I would say that in many programs there is flexibility without tremendous impact. If we could get Congress to require that NIH shave a mere 1% from each of their RCDCF funding line items and shift funds to childhood cancer research, this might generate a BILLION or more for childhood cancer. NIH might consider the big results that this kind of investment could bring to childhood cancer treatments and protocols over the next few years. The potential lives saved, the significant change in burden to families and society with real childhood cancer treatments and not just the downsized adult protocols that are often being used to treat kids with detrimental long term impacts for many kids, their families and society as a whole.
We are making progress in this fight, NIH is hearing our annoying argument, they are not ignoring us as they have in the past, but trying to defend their position. We must continue to push this message, childhood cancer research needs more investment, making the argument whenever we can and escalating the level of the discussion.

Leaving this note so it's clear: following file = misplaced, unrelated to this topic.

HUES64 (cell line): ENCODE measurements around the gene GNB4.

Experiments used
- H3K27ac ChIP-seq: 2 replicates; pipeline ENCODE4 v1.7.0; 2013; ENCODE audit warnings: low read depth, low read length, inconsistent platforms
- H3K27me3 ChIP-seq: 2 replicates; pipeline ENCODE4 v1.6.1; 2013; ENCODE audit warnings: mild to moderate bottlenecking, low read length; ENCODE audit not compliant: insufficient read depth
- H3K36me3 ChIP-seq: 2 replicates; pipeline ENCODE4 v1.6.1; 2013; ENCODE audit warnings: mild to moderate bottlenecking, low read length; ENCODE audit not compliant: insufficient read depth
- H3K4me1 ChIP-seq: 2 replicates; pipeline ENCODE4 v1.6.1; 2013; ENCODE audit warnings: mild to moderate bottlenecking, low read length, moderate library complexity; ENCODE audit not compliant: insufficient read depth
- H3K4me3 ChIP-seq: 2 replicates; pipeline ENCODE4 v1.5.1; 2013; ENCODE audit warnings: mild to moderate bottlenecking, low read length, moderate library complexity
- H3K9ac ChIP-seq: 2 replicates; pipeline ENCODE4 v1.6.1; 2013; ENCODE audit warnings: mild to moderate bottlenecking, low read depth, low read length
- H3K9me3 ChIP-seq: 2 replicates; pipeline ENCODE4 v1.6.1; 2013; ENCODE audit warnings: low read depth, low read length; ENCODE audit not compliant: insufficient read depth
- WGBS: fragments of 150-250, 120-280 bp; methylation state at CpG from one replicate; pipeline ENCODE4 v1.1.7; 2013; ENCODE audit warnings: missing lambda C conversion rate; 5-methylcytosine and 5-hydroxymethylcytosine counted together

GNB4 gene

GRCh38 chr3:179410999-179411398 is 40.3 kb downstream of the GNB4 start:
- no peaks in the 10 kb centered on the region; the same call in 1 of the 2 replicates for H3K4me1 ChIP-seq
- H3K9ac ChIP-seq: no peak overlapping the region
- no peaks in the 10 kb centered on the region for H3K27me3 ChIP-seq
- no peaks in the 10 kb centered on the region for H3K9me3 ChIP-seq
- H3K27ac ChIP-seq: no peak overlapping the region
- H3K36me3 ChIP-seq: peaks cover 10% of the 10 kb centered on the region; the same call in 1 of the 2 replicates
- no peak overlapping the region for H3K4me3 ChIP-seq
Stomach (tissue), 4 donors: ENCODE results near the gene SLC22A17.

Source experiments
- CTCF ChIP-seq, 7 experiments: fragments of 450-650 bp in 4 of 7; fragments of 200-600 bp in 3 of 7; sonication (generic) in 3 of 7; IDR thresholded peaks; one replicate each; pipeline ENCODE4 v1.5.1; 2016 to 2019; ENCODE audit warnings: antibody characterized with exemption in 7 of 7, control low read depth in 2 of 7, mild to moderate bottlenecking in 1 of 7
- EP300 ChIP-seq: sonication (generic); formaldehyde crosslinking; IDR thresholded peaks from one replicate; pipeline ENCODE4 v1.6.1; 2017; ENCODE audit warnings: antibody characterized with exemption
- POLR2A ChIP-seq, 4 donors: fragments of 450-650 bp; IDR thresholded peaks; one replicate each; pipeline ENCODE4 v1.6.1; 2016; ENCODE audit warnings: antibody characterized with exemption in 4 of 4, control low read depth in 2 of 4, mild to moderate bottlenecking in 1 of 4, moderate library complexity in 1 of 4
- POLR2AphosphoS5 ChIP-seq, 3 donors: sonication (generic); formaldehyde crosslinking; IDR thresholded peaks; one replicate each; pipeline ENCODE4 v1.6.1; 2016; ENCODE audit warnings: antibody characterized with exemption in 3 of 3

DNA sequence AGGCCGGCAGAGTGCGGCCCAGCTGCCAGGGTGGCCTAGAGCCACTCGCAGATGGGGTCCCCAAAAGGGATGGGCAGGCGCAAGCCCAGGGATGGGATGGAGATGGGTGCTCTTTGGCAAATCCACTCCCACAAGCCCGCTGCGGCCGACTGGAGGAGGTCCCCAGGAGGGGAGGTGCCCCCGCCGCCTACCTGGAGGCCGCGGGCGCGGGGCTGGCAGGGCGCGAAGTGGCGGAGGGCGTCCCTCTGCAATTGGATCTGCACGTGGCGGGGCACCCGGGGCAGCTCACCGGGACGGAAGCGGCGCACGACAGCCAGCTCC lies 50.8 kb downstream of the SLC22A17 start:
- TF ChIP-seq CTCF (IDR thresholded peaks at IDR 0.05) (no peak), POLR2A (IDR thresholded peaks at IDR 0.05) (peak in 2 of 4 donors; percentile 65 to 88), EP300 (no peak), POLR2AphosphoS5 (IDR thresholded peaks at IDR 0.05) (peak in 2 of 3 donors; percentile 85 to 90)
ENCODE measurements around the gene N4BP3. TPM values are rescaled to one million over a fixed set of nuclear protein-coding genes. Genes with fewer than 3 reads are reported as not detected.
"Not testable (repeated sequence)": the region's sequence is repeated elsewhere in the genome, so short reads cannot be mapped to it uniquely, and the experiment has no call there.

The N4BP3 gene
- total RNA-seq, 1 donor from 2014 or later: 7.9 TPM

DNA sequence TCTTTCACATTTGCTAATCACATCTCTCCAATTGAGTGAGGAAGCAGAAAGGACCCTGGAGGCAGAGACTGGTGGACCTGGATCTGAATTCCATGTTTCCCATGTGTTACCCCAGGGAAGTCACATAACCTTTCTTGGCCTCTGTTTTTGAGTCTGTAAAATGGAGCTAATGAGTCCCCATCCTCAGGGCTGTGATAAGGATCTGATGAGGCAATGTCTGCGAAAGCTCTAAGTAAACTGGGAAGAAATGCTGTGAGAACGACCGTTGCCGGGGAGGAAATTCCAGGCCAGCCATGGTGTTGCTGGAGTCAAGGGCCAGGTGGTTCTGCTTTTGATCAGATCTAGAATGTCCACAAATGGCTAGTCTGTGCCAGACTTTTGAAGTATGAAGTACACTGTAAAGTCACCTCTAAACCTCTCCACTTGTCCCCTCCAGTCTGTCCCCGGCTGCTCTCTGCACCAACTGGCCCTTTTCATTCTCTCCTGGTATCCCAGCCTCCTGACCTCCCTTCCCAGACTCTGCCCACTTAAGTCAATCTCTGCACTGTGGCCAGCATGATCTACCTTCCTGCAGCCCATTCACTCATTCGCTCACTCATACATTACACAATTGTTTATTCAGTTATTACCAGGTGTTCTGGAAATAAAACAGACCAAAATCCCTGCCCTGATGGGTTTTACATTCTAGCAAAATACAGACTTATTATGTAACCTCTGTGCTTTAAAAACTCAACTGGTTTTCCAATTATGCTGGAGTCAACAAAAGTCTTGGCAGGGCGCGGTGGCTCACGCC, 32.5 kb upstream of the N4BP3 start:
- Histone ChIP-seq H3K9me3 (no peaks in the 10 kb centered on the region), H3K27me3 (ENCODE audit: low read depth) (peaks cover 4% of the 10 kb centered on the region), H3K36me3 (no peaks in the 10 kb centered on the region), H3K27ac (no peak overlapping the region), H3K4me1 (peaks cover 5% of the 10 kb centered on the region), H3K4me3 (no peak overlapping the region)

We need more media attention, create the compelling, constant message that kids are dying and are hurting from the lack or research. We must bring out arguments to our Congressional representatives and to the members that sit on the House and Senate appropriation sub-committees that review and recommend appropriations for NIH.
The time is now, hearings will be held over the next couple of months and recommendations for 2016 will be made in early summer. We must organize events across the country to garner support and get attention. Organize events that will result in tweets, emails, calls to Congress to tell them that childhood cancer research needs to receive a significant investment in the 2016 budget. Forget the budget rhetoric, it’s not a matter of more money, it’s a matter of PRIORITIES.
Author: Donna Carroll Carmical